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May 29, 2013 Article Start Previous Page 2 of 3 Next
 

Their research showed that the majority of money spent on iOS comes from men ages 25-34 (70 percent more than any other group). Having looked at the games that were selling, they quickly realized that this did not necessarily mean the game had to be traditionally hardcore. Also, the rise of freemium games over the past year was clearly a key area our studio needed to learn more about, so they decided that monetization should be part of the game design from the outset.

Since the team had limited time and resources, they knew that the game had to be simple in design and execution to secure the best chance of success. Their focus on this simplicity ruled out many early game concepts. For example, they had a great puzzle-game idea based on the paper toy movement, but quickly realized they had neither the time nor expertise required for this concept. To appeal to App Store shoppers bombarded by options, the visual direction of the game was as important as the gameplay. Put simply: Screenshots sell your game, the gameplay keeps people playing.

Finally, the team knew from the studio's previous experience that a game lives or dies by PR and marketing. Once you've made a good game, people need to know that it exists. These days, that means finding ways of engaging directly with the audience. Consequently, they decided to do their own social marketing alongside development, so that they could learn about this process, too.

Designing Kumo Lumo

The design process was simple. The design lead presented several concepts, all as one-sheet visual designs. They were assessed on suitability for the audience, possibility for monetization, scope for visual appeal, and feasibility of delivery. In the end, the team chose the design shown in Figure 1.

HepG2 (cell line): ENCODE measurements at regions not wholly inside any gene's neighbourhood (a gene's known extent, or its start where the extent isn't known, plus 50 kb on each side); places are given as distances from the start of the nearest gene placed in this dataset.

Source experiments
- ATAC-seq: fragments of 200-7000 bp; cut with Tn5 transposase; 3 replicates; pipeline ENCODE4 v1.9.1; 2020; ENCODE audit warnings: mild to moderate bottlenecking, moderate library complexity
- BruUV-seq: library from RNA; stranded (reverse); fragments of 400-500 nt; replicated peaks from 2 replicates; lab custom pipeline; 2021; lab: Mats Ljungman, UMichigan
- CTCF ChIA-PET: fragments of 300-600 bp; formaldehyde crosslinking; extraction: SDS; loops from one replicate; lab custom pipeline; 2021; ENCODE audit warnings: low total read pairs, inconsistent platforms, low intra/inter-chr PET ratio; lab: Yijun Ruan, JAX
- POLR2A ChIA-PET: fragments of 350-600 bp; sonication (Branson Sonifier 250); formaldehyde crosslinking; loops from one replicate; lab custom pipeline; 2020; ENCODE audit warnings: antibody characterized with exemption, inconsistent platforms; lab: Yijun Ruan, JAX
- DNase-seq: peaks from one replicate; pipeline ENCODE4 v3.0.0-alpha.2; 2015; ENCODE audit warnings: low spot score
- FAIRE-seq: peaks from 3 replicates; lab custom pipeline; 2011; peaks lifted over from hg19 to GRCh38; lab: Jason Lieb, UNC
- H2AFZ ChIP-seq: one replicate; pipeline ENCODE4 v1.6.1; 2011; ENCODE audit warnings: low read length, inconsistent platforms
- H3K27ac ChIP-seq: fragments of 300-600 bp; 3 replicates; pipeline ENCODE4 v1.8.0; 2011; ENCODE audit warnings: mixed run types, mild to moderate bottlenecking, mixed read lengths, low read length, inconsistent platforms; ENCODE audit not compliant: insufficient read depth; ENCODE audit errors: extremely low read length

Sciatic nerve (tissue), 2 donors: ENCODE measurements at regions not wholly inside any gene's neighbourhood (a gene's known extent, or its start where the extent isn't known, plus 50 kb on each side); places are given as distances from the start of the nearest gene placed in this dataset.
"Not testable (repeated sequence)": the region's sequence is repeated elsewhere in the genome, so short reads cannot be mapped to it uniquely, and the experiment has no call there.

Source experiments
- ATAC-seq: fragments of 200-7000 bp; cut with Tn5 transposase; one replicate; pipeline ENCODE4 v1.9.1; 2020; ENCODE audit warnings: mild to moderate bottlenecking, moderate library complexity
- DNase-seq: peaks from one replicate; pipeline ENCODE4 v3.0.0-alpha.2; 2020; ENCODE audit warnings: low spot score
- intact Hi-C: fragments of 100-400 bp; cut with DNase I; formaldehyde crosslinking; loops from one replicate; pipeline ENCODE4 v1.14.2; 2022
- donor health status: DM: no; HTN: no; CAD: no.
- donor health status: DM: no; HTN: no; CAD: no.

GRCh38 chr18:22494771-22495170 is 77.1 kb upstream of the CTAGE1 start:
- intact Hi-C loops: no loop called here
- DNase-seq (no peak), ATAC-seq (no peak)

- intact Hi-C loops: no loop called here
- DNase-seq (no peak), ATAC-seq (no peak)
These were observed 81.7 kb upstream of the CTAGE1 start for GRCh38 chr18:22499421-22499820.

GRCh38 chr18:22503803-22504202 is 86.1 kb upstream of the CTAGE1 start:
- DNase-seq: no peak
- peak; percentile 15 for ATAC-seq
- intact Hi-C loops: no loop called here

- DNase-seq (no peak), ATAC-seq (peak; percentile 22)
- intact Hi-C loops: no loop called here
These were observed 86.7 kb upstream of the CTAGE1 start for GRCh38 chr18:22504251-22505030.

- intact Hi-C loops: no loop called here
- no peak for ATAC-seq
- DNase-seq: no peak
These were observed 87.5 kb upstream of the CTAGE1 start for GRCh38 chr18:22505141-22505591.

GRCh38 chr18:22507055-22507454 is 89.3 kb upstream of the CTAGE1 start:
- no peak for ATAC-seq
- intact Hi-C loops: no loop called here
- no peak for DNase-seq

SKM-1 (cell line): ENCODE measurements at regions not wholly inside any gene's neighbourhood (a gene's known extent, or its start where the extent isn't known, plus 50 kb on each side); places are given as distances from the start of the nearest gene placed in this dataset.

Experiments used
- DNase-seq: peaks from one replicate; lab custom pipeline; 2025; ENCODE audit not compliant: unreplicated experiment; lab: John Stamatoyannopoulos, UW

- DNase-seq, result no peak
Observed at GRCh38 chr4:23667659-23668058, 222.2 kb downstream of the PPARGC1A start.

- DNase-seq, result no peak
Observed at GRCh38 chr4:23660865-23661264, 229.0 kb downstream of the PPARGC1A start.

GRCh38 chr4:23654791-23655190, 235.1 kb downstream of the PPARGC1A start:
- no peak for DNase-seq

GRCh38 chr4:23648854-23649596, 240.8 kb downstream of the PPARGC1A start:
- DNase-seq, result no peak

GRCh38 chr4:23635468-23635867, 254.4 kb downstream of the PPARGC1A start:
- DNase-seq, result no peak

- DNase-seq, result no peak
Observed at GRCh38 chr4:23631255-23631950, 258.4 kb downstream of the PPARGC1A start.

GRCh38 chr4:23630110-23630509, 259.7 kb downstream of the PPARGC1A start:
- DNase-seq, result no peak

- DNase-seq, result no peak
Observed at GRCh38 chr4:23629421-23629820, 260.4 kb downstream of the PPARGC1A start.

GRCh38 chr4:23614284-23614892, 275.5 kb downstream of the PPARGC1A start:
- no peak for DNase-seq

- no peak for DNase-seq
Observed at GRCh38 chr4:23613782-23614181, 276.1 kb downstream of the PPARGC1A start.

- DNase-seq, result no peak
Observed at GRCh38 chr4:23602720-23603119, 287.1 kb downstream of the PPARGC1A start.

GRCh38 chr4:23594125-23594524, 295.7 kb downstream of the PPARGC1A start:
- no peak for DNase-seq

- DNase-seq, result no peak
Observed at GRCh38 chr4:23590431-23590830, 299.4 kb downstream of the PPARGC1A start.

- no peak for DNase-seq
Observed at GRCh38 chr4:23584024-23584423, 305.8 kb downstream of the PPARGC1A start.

Figure 1: Kumo Lumo one-sheet design

Once the team had decided on a design, the art team explored many potential visual treatments before choosing one that was both appropriate for the audience, felt suited to mobile, but also had an individual identity. For inspiration, they looked to the sticker bomb/street art movement. This process was part research and part instinct. The team started by identifying a large addressable market on iOS, then researched what this audience liked and didn't like. In parallel they looked at the art direction of many of the best-selling mobile games. Finally, they struck a careful balance between what they thought the audience would like, what seemed to sell on mobile, and something unique that would stand out on the App Store.

Some of the early concepts skewed too young, or were too niche, or looked too much like something that had been done before. It took lots of iteration before the team settled on a direction that felt right.

Kumo Lumo first concept

Sticker bomb branding sheet.

The result was Kumo Lumo. By the end of the first week, the team had its trademarks and copyright checked, URLs secured, T-shirts and mugs ordered. Eight weeks later the team had a fully formed game ready for its first submission to Apple. In addition, during the same period, they had created and maintained a blog at kumolumo.com, and engaged with various forms of social media to drive traffic and create interest. 


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